Tuesday, March 9, 2021

A Letter to Myself in the Thick of Young Motherhood



On my run this morning I saw a young, pregnant mother pushing a stroller to the pond so that her toddler could see the ducks. Instantly I thought back on when I was that mom. It was a time of diaper bags, strollers, car seats, no sleep, stress about potty training, worries about milestones and eating habits, no sleep, diaper rashes, park adventures, library visits and did I mention no sleep? Like, zero sleep.

I remember seeing women (like me today), on a run with no kids and thinking how amazing that would be (well minus, the run part... I wasn't all that into running at the time). What I wouldn't have given to have a few hours a few times a week all to myself. Or to have a child old enough to babysit so that I could run errands without having to buckle and unbuckle kids a hundred times.

Today as I noticed this young mom, I remembered how hard that stage of life was and wished I could talk to my former self. If I could this is what I would say:

Hi there.

You don't know me yet, but I do know you.

I know that you are functioning on very little sleep. I know that your evenings are spent trying to get your little ones to sleep and your nights are spent trying to get them to go back to sleep. You wake up every morning at 5:00 AM, not because you choose to, but because that's what time your toddler chooses to wake up. Your mornings consist of Eggo waffles, or oatmeal, and Disney Jr. tv shows. You lay on the couch hoping to catch a few more minutes of shut eye only to hear the baby cry from the other room a few minutes later.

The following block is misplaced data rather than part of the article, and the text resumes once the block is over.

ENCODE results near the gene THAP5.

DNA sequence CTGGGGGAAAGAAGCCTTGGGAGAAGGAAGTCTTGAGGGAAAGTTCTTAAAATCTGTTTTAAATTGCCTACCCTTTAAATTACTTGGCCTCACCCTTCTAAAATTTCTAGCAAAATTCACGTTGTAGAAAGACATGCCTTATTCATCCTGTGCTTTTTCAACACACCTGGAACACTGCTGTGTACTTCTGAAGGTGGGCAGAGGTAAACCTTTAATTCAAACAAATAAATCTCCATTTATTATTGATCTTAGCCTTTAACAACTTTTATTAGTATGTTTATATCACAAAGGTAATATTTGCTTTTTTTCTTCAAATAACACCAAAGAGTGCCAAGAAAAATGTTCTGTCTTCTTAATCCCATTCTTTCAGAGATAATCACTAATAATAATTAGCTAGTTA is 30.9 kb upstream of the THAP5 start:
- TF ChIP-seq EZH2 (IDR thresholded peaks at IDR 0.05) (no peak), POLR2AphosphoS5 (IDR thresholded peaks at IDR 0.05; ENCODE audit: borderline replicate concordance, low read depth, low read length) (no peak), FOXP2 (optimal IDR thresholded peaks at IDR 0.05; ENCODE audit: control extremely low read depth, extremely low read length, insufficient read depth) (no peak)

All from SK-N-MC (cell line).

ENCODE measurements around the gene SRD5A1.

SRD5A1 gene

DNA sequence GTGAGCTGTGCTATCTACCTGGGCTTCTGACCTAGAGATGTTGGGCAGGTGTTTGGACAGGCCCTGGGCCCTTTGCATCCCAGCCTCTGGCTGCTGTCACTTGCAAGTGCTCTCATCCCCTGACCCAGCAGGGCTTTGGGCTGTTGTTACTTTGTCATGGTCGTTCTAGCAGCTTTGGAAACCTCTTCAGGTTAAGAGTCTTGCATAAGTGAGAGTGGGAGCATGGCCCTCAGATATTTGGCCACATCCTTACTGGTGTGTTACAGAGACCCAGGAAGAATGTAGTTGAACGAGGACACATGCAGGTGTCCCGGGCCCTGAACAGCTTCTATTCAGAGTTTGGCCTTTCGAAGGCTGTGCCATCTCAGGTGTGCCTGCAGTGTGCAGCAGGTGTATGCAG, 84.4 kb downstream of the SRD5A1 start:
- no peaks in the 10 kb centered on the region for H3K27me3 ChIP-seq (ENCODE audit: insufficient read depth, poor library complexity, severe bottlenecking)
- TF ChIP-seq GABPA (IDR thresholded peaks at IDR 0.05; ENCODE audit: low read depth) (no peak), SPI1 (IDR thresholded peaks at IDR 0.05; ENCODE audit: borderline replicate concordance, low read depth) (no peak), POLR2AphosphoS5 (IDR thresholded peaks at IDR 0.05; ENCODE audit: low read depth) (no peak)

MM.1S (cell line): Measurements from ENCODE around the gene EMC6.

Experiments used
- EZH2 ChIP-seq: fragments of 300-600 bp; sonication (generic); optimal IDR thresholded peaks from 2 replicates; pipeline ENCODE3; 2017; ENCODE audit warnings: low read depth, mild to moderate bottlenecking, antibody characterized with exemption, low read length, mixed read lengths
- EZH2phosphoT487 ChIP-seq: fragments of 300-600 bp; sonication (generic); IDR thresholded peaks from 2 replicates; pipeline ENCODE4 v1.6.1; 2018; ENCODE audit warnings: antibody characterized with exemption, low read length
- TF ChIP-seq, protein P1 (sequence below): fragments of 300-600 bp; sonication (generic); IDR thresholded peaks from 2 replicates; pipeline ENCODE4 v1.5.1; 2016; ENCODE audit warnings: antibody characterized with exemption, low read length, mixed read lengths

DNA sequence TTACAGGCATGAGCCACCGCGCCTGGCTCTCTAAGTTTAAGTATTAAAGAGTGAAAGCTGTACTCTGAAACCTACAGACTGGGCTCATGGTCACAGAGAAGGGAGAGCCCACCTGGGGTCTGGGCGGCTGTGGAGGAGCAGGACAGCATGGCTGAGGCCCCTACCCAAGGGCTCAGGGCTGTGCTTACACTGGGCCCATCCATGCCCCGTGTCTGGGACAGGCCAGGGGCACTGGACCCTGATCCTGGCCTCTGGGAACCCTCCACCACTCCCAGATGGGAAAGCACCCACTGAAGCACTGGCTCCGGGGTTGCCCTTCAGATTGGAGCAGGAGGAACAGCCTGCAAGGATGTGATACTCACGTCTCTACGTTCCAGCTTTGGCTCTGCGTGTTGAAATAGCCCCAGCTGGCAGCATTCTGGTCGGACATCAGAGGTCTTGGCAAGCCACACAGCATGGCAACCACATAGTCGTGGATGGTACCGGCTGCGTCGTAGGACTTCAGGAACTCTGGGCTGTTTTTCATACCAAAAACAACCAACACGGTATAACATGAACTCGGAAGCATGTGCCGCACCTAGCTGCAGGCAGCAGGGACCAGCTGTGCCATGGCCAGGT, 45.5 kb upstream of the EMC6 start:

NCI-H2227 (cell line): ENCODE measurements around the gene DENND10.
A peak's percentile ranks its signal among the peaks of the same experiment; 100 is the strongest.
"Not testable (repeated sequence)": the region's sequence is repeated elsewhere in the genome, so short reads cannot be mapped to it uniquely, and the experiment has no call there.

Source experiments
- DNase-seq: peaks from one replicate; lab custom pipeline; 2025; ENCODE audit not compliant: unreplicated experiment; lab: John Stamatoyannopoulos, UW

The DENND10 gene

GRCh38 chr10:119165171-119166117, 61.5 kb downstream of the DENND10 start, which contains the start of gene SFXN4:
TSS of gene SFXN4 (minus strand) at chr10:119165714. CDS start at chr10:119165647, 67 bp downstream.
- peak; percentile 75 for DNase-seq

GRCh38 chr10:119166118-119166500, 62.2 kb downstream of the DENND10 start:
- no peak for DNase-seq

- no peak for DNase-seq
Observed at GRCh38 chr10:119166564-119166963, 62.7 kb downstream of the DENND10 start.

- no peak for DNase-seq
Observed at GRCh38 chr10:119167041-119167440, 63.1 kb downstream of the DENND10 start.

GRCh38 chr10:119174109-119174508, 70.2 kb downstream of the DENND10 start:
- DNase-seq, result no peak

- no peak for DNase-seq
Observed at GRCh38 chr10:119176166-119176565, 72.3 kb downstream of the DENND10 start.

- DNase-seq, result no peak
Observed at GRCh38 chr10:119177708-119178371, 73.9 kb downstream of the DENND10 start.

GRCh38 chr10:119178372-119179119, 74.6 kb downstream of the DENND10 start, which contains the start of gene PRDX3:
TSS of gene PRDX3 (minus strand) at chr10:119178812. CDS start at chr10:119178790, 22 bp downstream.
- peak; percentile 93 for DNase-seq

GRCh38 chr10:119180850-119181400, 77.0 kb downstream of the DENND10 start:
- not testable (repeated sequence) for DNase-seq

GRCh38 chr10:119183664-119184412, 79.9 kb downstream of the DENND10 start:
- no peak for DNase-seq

Your day is full of play dough, walks to the mailbox, sidewalk chalk, toddler tantrums, buckling and unbuckling, goldfish crackers, uncoordinated nap times with toddler and baby, park trips, bum wipes (so many bum wipes) and visits to singing time at the library. You power through with the help of some frozen cookie dough (that you keep on hand at all times), a can of Diet Vanilla Pepsi and a constant prayer that you will get better sleep soon.

You worry about milestones not being met and you wonder if you are doing enough to teach and engage with your child. You have major mom guilt each night after your kids are finally asleep, feeling like you didn't do enough. Like you allowed too much screen time and not enough STEM time. Like YOU aren't enough.

You long for your pre-baby body and wish you could just get rid of that stubborn mom pooch. *spoiler alert... you don’t... it’s here to stay.*

You cringe whenever someone tells you to cherish these days. "You're going to miss this someday, " they say, and you wonder how on earth you could miss the exhaustion and the worry (and the bum wipes).

I know all of this because I was you. I remember all of this so vividly. But do you know what I see when I look back on these days? I see days full of little kisses and big snuggles. I see moments of laughter and moments of growth. I see nights where I had one on one time with my babies and was able to be there for each one of them. I see a special time of life where the beginnings of some beautiful and unbreakable bonds between mother and child were taking place.